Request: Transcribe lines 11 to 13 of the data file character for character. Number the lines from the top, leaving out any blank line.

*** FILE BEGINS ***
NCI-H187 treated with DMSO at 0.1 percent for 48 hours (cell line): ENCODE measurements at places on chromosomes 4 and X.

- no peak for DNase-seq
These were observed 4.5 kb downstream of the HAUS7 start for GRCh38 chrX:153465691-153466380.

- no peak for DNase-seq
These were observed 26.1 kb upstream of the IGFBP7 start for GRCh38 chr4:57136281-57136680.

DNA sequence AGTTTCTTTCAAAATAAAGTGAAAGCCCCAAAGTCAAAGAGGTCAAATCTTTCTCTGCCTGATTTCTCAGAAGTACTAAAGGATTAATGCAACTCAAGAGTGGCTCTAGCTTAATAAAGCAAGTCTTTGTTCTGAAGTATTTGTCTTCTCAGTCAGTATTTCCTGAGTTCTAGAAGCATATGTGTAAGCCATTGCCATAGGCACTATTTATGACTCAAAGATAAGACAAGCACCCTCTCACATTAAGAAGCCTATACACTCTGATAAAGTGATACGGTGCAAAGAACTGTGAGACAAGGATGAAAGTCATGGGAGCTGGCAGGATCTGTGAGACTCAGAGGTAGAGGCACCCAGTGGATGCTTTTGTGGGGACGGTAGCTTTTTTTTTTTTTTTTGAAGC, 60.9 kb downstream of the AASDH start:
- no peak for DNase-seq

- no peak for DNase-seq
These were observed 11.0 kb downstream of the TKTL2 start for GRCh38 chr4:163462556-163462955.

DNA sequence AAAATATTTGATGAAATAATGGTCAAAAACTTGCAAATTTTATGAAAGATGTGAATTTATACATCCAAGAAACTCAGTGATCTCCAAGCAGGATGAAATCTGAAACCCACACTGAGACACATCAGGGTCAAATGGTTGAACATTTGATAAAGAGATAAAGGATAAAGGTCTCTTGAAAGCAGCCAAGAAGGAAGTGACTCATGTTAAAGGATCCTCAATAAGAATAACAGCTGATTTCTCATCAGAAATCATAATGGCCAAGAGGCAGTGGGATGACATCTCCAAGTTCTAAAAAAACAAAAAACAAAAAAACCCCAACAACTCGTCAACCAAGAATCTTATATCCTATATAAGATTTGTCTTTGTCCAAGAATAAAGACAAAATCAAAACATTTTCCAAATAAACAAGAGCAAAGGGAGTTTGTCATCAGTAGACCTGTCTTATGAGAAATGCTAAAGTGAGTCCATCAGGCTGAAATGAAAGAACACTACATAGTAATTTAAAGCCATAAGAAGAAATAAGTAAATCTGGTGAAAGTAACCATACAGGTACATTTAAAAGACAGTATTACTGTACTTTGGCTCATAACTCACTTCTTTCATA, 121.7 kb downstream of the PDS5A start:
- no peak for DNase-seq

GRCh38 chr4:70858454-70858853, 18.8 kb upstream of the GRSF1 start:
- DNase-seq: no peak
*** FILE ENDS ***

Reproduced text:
- no peak for DNase-seq

GRCh38 chr4:70858454-70858853, 18.8 kb upstream of the GRSF1 start:
- DNase-seq: no peak